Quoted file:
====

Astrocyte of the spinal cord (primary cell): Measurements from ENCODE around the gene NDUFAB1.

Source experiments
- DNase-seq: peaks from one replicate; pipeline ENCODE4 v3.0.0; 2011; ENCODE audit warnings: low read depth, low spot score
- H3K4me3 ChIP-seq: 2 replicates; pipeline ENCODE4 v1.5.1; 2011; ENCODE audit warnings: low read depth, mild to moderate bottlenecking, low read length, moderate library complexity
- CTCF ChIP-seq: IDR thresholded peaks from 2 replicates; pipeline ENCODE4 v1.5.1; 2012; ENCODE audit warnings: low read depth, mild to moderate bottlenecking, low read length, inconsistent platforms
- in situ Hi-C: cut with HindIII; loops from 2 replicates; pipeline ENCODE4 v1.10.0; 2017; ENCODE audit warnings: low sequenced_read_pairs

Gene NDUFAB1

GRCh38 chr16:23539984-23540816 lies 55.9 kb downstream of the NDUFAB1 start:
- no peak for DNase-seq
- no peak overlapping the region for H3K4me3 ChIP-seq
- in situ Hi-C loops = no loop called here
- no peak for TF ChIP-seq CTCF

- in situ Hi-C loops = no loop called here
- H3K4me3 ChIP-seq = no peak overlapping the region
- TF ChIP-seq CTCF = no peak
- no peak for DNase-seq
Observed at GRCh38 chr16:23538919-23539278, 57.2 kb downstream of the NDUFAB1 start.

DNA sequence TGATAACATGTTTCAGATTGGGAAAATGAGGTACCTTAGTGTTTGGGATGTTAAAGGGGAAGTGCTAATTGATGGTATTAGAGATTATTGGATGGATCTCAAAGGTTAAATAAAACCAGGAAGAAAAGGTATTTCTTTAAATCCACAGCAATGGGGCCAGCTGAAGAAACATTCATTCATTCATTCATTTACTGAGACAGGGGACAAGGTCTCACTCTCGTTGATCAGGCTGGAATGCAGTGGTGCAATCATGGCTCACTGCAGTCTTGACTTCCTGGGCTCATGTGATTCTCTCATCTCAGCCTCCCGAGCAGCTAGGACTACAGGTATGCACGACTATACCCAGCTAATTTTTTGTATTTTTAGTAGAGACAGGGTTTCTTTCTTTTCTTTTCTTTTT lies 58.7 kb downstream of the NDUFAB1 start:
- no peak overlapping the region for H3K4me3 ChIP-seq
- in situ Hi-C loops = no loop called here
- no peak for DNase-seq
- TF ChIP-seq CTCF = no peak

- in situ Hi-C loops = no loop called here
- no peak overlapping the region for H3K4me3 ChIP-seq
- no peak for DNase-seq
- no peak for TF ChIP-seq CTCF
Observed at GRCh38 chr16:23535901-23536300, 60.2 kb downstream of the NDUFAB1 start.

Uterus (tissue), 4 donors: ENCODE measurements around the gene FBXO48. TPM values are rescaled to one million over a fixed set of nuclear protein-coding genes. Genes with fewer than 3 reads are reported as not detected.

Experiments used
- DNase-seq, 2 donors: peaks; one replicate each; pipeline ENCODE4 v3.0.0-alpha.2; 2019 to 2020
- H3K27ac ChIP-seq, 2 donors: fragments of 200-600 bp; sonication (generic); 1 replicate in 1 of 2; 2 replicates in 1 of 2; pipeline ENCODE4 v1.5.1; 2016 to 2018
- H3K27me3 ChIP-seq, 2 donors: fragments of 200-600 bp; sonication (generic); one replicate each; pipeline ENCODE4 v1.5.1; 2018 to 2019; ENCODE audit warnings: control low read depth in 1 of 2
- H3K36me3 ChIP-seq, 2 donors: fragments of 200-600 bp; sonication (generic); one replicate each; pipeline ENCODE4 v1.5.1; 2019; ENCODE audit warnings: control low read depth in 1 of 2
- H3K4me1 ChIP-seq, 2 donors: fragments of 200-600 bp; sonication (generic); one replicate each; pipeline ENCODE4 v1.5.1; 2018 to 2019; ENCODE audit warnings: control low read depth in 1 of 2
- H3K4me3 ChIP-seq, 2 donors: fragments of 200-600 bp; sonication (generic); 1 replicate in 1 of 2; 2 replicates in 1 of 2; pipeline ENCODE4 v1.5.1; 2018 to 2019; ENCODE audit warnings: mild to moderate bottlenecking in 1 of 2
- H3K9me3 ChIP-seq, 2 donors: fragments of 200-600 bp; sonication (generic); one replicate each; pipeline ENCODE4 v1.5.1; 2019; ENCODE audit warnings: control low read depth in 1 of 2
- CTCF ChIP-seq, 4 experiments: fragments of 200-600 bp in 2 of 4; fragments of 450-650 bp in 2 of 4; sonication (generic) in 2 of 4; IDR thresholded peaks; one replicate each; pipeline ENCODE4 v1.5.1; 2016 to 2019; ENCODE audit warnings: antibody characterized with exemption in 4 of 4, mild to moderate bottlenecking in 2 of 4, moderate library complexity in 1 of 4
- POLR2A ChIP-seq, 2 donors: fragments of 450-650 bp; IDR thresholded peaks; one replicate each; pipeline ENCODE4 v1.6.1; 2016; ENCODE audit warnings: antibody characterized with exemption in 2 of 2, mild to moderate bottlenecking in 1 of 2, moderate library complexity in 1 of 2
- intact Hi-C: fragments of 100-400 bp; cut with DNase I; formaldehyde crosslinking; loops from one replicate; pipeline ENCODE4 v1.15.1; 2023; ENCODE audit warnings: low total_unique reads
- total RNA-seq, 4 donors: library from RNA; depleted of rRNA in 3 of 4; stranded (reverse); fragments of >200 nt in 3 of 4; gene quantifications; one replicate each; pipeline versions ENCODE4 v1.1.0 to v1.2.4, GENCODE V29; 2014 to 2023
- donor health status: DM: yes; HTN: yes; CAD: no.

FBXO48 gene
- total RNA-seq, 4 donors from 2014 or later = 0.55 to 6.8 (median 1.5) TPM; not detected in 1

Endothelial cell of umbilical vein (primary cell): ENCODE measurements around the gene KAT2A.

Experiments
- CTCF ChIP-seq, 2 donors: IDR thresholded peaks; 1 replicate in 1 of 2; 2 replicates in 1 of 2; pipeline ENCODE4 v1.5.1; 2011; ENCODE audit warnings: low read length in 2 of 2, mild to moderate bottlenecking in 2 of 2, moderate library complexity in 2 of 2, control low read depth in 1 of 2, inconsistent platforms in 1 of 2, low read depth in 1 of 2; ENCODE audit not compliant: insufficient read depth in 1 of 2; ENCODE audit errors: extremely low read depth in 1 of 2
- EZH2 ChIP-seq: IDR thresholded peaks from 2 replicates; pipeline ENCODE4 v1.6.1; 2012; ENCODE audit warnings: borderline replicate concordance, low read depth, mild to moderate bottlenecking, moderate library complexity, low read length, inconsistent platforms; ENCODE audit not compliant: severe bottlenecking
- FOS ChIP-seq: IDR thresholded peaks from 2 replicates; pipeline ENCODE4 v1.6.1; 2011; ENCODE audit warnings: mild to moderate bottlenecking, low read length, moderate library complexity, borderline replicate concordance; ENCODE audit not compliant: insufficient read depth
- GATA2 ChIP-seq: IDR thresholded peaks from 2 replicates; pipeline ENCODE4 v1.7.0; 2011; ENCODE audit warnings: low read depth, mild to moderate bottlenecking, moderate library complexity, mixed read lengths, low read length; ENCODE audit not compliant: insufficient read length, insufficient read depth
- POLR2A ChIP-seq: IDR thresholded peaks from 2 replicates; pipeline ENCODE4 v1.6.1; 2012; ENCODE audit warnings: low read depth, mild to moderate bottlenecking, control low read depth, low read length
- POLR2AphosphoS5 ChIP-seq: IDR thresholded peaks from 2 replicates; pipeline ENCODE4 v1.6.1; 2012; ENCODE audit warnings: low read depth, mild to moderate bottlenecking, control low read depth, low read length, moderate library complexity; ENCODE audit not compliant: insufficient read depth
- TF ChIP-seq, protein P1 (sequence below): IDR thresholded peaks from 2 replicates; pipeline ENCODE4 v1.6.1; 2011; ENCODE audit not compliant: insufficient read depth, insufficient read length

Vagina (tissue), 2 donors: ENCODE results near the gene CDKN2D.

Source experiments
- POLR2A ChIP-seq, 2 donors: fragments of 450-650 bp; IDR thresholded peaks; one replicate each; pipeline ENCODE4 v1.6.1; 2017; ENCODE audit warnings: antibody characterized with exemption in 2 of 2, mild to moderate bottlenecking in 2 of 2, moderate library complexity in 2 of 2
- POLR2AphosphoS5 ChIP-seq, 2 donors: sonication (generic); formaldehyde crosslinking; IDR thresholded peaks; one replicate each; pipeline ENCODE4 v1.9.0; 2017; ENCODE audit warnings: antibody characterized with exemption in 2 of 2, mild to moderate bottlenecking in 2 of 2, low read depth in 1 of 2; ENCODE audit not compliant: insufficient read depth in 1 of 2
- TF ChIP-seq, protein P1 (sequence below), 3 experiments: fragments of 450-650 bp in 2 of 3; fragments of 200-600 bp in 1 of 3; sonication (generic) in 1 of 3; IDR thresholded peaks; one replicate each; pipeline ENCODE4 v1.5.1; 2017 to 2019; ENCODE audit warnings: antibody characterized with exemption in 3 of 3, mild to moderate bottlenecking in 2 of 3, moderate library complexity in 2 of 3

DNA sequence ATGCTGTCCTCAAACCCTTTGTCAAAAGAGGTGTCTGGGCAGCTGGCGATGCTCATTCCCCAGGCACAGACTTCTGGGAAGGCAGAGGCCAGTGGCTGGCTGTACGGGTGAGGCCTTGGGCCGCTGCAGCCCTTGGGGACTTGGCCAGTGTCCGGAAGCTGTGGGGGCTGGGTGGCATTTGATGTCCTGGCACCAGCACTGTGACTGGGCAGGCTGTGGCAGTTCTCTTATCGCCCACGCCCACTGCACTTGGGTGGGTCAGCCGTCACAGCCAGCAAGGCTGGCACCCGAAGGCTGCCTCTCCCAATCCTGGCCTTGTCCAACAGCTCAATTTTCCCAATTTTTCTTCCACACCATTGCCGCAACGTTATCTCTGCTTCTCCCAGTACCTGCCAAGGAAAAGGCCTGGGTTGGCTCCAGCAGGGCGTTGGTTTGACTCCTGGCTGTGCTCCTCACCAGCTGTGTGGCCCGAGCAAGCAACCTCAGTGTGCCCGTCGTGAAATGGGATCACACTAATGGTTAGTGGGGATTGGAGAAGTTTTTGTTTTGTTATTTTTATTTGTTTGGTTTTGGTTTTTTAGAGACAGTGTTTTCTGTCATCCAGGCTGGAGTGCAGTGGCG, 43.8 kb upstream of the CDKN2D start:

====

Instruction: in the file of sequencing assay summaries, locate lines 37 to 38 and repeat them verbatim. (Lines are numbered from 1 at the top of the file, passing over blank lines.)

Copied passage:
- CTCF ChIP-seq, 4 experiments: fragments of 200-600 bp in 2 of 4; fragments of 450-650 bp in 2 of 4; sonication (generic) in 2 of 4; IDR thresholded peaks; one replicate each; pipeline ENCODE4 v1.5.1; 2016 to 2019; ENCODE audit warnings: antibody characterized with exemption in 4 of 4, mild to moderate bottlenecking in 2 of 4, moderate library complexity in 1 of 4
- POLR2A ChIP-seq, 2 donors: fragments of 450-650 bp; IDR thresholded peaks; one replicate each; pipeline ENCODE4 v1.6.1; 2016; ENCODE audit warnings: antibody characterized with exemption in 2 of 2, mild to moderate bottlenecking in 1 of 2, moderate library complexity in 1 of 2